James H. North
, September 2011
This DVD is one of a series (“Introducing …”) in which musicologists and their ilk discuss the work and its composer while samples of the music play in the background. A complete performance, sans talk, follows. Trailers for three others appear on this disc: Claudio Abbado conducting Beethoven’s Fifth and Mahler’s Fifth symphonies, and Pierre Boulez leading Bruckner’s Eighth. There is also a trailer for an outdoors pops night under Jansons; I’m delighted to see the staid Berliners relaxing! This performance took place in the Hagia Eirene, on the grounds of the Topkapi Palace, Istanbul’s oldest (sixth century) church—the name means “Holy Peace,” not St. Irene, as it is often mistranslated. It is used today primarily as a concert venue, as it is supposed to have extraordinary acoustics, which are not apparent on this generally fine-sounding DVD (in PCM stereo, Dolby Digital 5.1, and DTS 5.1). The interior is plain, unadorned stone, lacking either the Baroque flourishes of Catholic churches or the finely detailed patterns found in mosques, which frees the director and his cameras from chasing cherubim around the walls. We watch the orchestra, from individual close-ups to distant scans, and the conductor, who gets about one-third of the action. The video quality, in a 16:9 format, is excellent, as the orchestra is well lit within a dark ambiance. The documentary takes 27 minutes, the performance 24.
In the documentary, pianist and musicologist Robert Levin sits before a piano and turns often to the keyboard to illustrate his points. He speaks English; subtitles are available in German, French, and Spanish. The orchestral performance is going on as background music, sometimes bursting forth at appropriate moments. Quite often, Levin’s piano and Jansons’s orchestra segue into each other, which I find annoying and distracting. In a neat touch, brief, well-chosen sections of the score (just the woodwind lines, or the strings, four bars at a time) appear on the screen, large enough so that we can easily follow. Levin’s central point is that Haydn, from early school days to his time in London, was a jokester, wanting to lead his audience along and then jump in an unexpected direction. “Don’t ever play poker with me!” cries Levin as Haydn. Although this line of thought may well have originated with the “surprise” in the Andante, Levin insists that it happens throughout the symphony, and throughout Haydn’s entire oeuvre as well. Levin often plays what should have happened at certain points along the way, and then contrasts that with what Haydn did instead. It is all amusing, interesting, and educational, although it concentrates on only one facet of the symphony.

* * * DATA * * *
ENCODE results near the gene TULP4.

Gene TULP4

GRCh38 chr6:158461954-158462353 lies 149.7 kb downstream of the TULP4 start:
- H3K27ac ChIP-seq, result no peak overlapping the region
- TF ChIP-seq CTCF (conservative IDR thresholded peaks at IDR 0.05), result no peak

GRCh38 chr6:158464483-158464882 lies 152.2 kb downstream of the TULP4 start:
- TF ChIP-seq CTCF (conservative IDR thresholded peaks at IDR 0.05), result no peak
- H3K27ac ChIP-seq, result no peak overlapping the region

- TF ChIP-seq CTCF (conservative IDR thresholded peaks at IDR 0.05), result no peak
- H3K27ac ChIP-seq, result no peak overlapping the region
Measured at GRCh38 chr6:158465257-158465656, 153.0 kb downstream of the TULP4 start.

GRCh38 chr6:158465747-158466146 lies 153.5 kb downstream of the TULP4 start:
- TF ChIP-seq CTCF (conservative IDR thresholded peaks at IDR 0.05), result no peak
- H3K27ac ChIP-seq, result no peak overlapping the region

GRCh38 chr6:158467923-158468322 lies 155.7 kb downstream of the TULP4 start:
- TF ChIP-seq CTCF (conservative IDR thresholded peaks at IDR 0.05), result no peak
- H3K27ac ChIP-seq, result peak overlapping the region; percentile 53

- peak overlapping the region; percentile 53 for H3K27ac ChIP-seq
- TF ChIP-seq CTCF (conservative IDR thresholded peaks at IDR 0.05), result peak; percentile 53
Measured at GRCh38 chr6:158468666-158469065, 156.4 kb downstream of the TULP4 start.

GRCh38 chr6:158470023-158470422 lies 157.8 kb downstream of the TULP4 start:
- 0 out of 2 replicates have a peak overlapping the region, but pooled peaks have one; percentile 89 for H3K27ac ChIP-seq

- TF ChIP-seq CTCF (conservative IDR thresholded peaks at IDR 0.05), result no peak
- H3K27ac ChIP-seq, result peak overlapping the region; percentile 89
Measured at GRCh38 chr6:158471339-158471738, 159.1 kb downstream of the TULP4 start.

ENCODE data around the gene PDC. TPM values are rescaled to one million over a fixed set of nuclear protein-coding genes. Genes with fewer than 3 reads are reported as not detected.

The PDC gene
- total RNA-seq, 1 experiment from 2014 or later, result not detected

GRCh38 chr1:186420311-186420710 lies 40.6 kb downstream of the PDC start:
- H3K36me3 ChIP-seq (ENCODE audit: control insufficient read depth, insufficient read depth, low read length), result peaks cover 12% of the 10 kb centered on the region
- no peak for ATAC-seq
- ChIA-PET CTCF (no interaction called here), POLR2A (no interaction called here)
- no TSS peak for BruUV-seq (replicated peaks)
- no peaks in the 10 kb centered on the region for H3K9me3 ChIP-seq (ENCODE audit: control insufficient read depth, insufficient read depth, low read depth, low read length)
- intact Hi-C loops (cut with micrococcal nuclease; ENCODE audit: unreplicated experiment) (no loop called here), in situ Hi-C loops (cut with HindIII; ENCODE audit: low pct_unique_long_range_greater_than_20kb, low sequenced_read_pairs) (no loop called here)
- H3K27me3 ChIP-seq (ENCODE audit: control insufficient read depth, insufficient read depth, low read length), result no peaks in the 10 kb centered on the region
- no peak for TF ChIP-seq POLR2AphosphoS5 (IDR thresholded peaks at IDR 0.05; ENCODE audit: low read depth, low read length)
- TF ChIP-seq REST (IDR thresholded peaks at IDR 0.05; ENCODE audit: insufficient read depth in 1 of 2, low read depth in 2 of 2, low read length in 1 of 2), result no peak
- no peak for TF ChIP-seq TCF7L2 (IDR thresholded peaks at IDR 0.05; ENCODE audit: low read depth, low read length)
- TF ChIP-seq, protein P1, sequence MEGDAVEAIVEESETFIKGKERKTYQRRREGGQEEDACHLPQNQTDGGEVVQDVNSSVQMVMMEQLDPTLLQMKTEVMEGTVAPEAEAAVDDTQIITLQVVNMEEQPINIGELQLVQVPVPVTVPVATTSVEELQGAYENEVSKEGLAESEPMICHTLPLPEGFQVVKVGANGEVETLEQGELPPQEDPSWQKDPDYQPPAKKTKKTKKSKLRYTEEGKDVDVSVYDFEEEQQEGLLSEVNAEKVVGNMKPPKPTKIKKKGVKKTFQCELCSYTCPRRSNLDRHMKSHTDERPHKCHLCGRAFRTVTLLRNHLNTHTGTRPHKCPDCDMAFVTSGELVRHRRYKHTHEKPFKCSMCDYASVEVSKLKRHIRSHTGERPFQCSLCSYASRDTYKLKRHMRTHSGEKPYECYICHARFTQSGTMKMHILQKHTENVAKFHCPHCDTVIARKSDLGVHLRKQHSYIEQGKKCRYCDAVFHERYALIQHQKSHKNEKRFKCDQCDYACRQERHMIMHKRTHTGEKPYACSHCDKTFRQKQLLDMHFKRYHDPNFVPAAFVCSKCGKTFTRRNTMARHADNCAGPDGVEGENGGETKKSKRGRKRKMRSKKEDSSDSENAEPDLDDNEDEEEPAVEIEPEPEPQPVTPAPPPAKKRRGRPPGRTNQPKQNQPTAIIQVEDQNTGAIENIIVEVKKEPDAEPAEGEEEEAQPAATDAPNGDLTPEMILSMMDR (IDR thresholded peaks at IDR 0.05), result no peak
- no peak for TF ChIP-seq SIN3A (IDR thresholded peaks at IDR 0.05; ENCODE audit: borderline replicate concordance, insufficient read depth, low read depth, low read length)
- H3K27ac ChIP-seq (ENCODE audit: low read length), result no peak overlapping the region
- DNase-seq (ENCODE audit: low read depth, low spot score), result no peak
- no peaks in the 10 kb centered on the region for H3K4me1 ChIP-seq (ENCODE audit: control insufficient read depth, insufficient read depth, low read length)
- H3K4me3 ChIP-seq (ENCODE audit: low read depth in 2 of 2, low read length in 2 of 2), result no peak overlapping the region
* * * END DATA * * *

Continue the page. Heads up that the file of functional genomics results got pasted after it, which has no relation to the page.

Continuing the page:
The performance is old-fashioned, symphony orchestra style, with no hint of period awareness, except that the strings are at about half size; I counted three double basses, but there might have been one or two more lurking in the corner. No problem; the “London” symphonies work perfectly with every conceivable ensemble—beyond Salomons’s chamber reductions. Jansons’s tempos can be a bit fast (the Adagio cantablie introduction), but he asks for nothing unusual: no swoops, ritards, portamentos, or exaggerations of any kind. The playing is supremely elegant and solid, the Philharmonic at its best. A one-word description might be: genial. Everything is heard, although a few details are submerged in the general boisterousness, for which I blame the venue. DTS 5.1 is gloriously full and alive; Dolby 5.1 is a bit thinner, allowing more details to emerge. If this sort of documentary/performance appeals to you, you can’t go wrong with this DVD.